By Ben Geman - 01/19/10 07:42 PM EST
“With recent advances in extended reach horizontal drilling, combined with the time-tested technology of hydraulic fracturing – a process in use for more than 60 years – we can now find and produce unconventional natural gas supplies miles below the surface in a safe, efficient and environmentally responsible manner,” his testimony states.
The increasing viability of shale gas has helped boost proved reserves in the U.S. to their highest level in over 30 years, according to the federal Energy Information Administration.
But environmentalists are fearful that increased use of “fracking” – which involves high-pressure injections of chemicals, water and sand to break apart rock formations – will pollute water supplies.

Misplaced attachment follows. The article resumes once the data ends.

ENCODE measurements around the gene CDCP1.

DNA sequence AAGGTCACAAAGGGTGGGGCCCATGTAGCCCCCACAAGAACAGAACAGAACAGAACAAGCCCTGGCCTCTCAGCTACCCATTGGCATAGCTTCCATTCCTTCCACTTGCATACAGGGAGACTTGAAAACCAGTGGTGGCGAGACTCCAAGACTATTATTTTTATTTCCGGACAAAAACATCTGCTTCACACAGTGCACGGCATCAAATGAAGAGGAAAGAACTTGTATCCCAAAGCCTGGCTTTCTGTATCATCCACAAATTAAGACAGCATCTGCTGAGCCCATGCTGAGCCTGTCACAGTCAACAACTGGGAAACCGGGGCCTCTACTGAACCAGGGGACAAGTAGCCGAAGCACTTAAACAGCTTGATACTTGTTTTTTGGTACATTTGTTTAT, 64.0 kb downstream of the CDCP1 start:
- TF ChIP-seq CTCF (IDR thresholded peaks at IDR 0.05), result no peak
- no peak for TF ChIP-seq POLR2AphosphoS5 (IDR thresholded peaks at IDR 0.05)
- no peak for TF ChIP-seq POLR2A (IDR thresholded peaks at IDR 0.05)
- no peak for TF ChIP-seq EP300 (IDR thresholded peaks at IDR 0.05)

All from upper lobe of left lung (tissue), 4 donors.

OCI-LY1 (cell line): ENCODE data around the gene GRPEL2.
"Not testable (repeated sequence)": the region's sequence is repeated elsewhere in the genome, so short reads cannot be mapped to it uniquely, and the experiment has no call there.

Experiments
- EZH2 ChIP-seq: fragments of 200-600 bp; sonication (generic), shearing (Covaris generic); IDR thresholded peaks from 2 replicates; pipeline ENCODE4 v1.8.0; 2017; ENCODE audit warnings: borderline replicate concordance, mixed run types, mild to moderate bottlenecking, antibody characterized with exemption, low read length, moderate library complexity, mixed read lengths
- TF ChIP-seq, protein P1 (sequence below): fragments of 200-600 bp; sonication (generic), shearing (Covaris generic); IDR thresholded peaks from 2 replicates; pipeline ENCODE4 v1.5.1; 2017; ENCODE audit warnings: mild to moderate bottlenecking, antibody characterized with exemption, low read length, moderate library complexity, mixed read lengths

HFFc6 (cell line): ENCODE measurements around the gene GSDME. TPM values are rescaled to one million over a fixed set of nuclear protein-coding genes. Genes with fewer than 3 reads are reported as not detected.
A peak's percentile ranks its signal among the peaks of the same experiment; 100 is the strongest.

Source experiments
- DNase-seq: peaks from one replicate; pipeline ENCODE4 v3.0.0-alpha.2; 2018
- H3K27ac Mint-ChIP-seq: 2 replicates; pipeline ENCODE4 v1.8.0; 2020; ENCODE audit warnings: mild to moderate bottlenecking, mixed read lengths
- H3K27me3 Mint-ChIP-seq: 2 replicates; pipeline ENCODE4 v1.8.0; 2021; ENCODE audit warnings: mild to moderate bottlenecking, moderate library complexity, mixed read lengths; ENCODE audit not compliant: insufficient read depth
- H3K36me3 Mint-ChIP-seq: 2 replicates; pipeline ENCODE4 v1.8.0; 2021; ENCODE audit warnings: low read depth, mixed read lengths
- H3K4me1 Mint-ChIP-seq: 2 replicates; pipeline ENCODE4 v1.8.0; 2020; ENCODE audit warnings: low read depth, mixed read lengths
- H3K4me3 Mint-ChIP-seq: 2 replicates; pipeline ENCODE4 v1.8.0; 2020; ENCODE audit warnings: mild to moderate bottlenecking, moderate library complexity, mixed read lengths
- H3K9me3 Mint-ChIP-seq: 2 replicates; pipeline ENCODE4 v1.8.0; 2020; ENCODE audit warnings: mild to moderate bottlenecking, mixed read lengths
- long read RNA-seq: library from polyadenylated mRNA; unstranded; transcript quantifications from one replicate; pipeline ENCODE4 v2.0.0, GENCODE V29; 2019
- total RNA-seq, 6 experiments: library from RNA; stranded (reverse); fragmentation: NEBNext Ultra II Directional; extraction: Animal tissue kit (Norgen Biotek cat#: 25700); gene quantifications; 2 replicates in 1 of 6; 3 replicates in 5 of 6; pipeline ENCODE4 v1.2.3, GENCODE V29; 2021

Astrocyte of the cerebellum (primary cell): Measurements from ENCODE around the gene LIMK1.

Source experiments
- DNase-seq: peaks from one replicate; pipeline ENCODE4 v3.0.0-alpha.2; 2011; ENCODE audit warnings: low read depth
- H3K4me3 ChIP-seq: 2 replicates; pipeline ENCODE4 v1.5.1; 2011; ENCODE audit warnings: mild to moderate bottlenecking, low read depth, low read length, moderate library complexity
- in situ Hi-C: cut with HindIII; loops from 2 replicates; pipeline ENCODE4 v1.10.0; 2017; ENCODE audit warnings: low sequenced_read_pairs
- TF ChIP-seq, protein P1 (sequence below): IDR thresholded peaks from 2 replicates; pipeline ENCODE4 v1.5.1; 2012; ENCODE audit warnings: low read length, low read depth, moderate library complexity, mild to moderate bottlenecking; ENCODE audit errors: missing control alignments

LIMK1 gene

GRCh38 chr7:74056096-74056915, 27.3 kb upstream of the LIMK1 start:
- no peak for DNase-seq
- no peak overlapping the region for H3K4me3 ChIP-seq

Exxon, in paperwork on the XTO acquisition filed with the Securities and Exchange Commission, says it will back out of the deal if Congress makes fracking “illegal or commercially impractical.”
Several Democrats are seeking expanded oversight and regulation. Bills introduced in both chambers would require regulation of the practice under the Safe Drinking Water Act and disclosure of chemicals used.
Tillerson’s testimony says the merger would “create the opportunity for more jobs and investment” in natural gas production, and touts the environmental attributes of natural gas. Burning natural gas emits far less carbon dioxide than oil and coal.
The testimony also calls for “stable tax and regulatory policies.”